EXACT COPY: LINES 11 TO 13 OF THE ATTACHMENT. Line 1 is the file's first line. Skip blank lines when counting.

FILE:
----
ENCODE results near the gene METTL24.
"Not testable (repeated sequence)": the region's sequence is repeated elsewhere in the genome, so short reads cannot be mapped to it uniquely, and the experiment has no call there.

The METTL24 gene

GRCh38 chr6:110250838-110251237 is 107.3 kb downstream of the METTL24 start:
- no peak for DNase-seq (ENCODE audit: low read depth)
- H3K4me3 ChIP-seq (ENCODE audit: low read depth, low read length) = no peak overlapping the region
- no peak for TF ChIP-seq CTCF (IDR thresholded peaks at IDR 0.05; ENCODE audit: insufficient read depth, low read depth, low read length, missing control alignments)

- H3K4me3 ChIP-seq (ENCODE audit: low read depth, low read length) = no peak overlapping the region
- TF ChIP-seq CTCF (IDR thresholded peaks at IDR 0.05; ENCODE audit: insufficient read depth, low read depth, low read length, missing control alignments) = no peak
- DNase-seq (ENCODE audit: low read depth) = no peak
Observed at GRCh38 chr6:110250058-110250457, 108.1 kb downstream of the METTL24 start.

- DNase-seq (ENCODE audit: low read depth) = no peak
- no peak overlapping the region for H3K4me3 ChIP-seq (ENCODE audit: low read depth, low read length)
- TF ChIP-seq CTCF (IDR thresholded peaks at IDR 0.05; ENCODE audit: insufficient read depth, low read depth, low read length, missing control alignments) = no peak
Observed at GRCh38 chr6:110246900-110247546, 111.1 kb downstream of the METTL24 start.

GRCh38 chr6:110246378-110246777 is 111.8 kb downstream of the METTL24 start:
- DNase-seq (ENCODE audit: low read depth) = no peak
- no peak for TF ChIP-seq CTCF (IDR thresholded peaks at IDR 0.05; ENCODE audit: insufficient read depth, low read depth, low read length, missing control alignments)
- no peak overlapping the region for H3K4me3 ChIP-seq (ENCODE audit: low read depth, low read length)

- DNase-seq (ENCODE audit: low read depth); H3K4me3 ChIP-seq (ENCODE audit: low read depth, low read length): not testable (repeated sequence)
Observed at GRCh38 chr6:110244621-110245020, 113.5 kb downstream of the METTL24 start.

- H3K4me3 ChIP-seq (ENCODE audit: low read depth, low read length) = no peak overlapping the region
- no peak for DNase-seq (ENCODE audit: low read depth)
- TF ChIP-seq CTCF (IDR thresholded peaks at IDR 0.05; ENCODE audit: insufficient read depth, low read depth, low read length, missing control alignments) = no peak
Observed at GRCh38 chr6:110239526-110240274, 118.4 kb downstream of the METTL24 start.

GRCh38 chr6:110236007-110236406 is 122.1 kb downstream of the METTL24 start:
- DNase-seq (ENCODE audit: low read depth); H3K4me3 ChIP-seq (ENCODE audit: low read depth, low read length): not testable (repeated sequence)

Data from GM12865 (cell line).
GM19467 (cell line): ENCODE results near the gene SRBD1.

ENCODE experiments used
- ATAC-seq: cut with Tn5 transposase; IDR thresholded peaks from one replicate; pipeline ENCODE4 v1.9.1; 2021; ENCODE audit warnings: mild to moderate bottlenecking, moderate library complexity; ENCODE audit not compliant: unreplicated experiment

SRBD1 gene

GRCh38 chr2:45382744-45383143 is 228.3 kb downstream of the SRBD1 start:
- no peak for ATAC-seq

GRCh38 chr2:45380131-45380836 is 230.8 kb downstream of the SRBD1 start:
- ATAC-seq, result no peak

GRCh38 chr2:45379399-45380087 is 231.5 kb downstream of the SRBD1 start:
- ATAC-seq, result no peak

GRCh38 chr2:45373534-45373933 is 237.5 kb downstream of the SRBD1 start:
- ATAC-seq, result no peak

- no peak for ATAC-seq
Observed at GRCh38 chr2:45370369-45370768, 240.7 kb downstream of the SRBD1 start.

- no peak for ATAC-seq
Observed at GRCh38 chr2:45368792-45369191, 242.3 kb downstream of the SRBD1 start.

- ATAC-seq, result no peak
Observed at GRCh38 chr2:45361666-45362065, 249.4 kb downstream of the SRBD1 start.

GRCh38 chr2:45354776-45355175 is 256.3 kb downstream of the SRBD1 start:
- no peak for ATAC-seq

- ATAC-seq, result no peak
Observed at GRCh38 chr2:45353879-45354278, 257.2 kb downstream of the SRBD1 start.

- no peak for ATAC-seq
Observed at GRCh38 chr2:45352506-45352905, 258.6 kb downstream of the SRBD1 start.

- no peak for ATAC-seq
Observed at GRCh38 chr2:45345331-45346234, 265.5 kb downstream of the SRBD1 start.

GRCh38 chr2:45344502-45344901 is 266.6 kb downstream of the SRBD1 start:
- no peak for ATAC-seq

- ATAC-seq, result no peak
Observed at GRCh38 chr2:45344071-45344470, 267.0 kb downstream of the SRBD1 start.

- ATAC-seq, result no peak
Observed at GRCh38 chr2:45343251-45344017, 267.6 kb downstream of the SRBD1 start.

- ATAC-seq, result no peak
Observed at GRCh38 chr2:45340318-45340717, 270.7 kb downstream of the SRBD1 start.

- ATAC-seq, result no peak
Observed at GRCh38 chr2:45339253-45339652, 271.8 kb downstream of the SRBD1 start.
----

Observed at GRCh38 chr6:110250058-110250457, 108.1 kb downstream of the METTL24 start.

- DNase-seq (ENCODE audit: low read depth) = no peak
- no peak overlapping the region for H3K4me3 ChIP-seq (ENCODE audit: low read depth, low read length)